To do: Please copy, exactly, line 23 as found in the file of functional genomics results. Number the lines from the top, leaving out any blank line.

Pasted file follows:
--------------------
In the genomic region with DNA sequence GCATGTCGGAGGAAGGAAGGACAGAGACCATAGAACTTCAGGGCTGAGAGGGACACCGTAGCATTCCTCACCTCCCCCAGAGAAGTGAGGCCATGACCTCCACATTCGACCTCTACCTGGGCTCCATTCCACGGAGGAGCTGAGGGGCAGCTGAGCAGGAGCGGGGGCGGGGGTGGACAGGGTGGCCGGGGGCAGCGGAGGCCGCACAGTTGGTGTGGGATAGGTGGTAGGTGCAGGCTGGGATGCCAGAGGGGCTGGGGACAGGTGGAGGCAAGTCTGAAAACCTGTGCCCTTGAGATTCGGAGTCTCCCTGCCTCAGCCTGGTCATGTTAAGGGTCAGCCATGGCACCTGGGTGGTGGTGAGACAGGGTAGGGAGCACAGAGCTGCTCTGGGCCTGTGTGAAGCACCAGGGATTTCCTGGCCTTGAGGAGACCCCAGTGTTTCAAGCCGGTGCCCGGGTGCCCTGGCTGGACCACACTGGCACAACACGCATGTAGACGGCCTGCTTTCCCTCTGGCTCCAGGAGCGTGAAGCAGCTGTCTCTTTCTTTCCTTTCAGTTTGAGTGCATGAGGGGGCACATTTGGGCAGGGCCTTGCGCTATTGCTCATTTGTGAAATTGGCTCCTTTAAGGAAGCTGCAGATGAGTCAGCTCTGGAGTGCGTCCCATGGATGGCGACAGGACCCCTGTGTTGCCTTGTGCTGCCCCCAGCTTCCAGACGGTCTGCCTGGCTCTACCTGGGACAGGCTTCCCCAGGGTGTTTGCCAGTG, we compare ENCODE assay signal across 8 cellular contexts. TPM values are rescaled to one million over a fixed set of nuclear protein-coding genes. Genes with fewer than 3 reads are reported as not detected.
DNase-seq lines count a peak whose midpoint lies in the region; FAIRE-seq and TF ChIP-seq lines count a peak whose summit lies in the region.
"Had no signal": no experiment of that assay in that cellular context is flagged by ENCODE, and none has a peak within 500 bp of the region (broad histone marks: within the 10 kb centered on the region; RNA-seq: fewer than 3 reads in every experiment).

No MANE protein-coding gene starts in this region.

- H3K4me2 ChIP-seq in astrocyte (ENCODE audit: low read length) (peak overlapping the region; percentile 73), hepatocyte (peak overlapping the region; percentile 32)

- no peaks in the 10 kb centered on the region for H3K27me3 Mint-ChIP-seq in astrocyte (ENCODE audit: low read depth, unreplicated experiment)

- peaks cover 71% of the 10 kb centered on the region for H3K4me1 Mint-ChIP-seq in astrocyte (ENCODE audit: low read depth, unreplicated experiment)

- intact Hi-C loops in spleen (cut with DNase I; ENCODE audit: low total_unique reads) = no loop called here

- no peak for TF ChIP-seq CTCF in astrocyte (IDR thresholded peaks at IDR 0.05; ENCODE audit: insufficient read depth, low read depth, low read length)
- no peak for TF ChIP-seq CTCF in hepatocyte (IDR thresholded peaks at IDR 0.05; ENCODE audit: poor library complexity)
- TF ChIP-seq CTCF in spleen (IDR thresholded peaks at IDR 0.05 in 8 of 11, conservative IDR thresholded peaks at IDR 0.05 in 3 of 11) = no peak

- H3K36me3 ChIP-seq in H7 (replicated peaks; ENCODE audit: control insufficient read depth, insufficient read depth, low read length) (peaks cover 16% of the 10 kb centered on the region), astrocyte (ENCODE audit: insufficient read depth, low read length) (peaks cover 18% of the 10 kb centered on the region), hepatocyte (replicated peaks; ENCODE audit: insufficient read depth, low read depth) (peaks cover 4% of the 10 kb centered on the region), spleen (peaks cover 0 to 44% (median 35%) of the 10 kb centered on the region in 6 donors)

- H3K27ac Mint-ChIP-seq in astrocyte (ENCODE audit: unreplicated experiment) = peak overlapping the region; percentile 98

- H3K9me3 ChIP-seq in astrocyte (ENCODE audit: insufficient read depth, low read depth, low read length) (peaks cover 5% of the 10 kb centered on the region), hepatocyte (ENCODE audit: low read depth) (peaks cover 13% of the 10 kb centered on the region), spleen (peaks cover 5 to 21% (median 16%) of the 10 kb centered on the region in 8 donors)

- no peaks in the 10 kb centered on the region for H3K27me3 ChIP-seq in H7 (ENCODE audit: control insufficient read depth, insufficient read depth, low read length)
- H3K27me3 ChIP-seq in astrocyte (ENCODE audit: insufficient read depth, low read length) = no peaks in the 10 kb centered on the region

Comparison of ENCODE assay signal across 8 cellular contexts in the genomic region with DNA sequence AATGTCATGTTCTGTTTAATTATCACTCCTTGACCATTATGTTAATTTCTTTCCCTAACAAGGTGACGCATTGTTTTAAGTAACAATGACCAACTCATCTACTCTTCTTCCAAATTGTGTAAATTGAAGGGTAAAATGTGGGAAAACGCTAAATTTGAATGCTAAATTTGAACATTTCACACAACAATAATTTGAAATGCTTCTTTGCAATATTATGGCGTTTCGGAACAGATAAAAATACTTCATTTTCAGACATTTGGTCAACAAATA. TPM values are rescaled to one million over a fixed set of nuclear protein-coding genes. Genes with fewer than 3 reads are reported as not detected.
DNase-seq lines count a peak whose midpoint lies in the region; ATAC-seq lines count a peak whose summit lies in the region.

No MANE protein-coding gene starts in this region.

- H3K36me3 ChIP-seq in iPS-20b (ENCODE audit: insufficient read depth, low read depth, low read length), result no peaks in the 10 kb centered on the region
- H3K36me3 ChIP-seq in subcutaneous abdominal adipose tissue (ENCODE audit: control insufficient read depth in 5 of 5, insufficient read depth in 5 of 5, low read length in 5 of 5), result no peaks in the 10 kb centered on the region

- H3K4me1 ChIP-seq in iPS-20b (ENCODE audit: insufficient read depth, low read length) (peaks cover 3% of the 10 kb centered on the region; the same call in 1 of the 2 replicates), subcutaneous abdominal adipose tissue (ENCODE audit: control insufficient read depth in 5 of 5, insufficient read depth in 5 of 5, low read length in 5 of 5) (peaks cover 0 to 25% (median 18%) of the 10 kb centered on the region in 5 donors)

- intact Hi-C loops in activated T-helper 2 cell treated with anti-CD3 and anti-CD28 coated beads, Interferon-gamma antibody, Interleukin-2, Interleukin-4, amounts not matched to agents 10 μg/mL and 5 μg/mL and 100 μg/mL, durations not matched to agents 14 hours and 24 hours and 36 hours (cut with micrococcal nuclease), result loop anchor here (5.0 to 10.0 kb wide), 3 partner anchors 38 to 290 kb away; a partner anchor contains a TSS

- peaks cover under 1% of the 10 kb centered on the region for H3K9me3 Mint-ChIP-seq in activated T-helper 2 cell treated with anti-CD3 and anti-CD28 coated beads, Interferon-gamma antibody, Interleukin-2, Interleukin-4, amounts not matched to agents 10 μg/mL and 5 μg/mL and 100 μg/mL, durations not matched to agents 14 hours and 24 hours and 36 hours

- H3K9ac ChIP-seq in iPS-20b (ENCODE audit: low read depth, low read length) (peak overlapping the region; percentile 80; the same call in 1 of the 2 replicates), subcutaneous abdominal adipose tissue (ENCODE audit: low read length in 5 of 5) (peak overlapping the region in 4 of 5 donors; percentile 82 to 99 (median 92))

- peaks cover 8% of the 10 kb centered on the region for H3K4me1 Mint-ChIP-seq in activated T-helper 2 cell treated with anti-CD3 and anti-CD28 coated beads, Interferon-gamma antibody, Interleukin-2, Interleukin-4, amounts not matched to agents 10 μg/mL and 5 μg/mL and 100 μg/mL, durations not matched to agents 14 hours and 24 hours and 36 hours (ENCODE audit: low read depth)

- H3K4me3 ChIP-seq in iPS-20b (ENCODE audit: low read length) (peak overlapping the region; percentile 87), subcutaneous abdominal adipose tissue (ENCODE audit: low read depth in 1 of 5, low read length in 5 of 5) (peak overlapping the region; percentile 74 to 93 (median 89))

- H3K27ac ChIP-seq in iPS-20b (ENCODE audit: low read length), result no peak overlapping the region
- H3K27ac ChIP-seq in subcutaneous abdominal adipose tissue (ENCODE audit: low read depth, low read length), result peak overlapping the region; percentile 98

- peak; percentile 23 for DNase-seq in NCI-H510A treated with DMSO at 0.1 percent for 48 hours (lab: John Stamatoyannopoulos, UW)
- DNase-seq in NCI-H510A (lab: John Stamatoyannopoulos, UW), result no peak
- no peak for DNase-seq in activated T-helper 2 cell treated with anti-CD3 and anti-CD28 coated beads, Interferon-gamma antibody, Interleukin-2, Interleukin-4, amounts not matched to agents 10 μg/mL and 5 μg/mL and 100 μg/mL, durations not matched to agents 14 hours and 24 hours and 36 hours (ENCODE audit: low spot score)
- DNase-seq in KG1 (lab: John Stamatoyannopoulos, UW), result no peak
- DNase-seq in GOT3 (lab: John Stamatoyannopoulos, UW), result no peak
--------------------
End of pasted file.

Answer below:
- intact Hi-C loops in activated T-helper 2 cell treated with anti-CD3 and anti-CD28 coated beads, Interferon-gamma antibody, Interleukin-2, Interleukin-4, amounts not matched to agents 10 μg/mL and 5 μg/mL and 100 μg/mL, durations not matched to agents 14 hours and 24 hours and 36 hours (cut with micrococcal nuclease), result loop anchor here (5.0 to 10.0 kb wide), 3 partner anchors 38 to 290 kb away; a partner anchor contains a TSS